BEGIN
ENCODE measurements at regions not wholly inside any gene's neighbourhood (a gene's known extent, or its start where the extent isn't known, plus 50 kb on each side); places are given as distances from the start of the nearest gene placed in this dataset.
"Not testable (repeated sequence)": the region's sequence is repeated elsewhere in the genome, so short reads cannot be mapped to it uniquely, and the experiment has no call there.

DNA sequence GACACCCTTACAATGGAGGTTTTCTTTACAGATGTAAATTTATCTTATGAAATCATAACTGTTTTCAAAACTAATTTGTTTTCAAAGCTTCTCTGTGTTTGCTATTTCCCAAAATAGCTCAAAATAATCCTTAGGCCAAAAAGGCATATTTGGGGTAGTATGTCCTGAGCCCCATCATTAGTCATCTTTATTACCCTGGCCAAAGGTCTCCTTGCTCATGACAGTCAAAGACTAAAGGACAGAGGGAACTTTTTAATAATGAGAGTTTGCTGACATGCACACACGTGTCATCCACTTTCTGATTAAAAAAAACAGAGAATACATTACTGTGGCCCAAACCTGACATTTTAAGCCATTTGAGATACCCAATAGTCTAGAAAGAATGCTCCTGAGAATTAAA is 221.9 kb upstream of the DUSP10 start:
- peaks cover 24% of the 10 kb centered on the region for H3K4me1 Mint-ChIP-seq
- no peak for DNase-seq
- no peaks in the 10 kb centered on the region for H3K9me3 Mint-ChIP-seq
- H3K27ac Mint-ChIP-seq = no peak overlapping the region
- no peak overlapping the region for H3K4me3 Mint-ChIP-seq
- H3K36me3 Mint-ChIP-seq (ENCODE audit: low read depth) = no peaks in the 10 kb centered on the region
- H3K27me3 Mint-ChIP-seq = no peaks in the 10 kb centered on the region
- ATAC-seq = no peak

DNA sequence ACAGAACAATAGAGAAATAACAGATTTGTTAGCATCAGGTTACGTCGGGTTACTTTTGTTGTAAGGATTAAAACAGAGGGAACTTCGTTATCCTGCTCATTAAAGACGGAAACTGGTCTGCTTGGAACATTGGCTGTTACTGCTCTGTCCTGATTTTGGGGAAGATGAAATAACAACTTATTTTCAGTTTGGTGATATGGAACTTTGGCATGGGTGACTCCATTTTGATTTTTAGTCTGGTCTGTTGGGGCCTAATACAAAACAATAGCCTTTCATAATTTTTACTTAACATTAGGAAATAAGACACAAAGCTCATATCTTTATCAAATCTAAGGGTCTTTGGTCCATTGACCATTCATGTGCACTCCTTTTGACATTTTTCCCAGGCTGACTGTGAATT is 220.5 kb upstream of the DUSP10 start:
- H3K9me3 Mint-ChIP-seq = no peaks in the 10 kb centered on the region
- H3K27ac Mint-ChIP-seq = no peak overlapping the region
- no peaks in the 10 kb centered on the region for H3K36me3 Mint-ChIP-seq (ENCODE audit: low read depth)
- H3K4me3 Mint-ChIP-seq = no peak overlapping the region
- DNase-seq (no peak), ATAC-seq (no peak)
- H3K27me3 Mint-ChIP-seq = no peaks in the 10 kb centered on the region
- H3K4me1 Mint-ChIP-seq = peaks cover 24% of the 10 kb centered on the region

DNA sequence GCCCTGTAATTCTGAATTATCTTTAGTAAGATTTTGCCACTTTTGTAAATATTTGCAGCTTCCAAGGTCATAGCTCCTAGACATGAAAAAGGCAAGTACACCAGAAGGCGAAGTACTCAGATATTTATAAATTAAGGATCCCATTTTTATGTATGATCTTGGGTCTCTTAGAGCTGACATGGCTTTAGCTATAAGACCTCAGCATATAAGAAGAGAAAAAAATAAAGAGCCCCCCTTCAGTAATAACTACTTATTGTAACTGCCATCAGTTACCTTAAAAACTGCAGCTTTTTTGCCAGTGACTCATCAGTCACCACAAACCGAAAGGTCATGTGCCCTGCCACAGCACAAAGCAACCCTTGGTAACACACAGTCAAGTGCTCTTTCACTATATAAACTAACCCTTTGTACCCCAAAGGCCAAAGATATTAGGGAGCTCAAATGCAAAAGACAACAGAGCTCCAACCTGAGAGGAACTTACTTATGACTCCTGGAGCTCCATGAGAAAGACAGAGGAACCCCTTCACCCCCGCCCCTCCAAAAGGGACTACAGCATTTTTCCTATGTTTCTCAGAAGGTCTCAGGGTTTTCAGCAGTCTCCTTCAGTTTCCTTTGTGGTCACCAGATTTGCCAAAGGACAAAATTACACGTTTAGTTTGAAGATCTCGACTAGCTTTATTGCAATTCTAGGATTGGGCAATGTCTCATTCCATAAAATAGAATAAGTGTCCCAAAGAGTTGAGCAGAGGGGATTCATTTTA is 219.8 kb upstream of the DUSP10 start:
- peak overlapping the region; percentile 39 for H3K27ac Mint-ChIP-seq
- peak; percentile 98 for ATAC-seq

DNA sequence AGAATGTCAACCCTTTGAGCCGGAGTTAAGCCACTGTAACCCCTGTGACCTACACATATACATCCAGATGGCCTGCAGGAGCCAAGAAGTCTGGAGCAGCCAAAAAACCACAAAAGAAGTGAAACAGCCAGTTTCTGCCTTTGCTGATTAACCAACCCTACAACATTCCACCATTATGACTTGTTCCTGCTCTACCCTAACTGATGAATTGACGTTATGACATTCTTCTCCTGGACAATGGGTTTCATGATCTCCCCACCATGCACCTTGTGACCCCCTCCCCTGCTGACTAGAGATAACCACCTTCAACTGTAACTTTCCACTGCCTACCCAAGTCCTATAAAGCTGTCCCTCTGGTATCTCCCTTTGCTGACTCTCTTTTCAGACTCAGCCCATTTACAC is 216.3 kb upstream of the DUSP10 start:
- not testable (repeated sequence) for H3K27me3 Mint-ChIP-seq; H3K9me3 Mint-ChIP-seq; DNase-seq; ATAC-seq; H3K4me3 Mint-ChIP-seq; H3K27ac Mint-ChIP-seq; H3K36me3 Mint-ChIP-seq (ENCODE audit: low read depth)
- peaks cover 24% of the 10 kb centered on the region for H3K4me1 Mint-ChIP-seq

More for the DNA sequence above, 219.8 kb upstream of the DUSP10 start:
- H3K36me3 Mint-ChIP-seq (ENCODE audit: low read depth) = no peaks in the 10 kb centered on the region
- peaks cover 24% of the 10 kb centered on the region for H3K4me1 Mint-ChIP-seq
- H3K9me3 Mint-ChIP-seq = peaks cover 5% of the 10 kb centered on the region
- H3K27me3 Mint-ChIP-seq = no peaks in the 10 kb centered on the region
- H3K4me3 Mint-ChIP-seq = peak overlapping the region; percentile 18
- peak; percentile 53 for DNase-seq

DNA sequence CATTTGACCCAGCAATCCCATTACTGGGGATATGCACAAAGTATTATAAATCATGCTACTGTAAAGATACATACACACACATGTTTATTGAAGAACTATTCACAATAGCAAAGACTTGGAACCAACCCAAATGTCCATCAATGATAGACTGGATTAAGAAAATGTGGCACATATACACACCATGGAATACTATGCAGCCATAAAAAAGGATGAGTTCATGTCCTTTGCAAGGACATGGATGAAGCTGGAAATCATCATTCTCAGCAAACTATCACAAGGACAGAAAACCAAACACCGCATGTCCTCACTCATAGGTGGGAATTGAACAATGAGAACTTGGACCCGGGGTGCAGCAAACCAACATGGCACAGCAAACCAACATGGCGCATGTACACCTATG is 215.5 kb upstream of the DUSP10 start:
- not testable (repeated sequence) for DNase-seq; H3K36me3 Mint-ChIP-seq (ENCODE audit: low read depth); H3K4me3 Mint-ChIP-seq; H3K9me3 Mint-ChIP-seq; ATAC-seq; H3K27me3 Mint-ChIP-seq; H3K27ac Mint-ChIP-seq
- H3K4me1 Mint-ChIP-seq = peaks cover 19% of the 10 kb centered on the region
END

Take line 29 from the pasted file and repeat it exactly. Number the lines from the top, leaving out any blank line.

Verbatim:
- H3K9me3 Mint-ChIP-seq = peaks cover 5% of the 10 kb centered on the region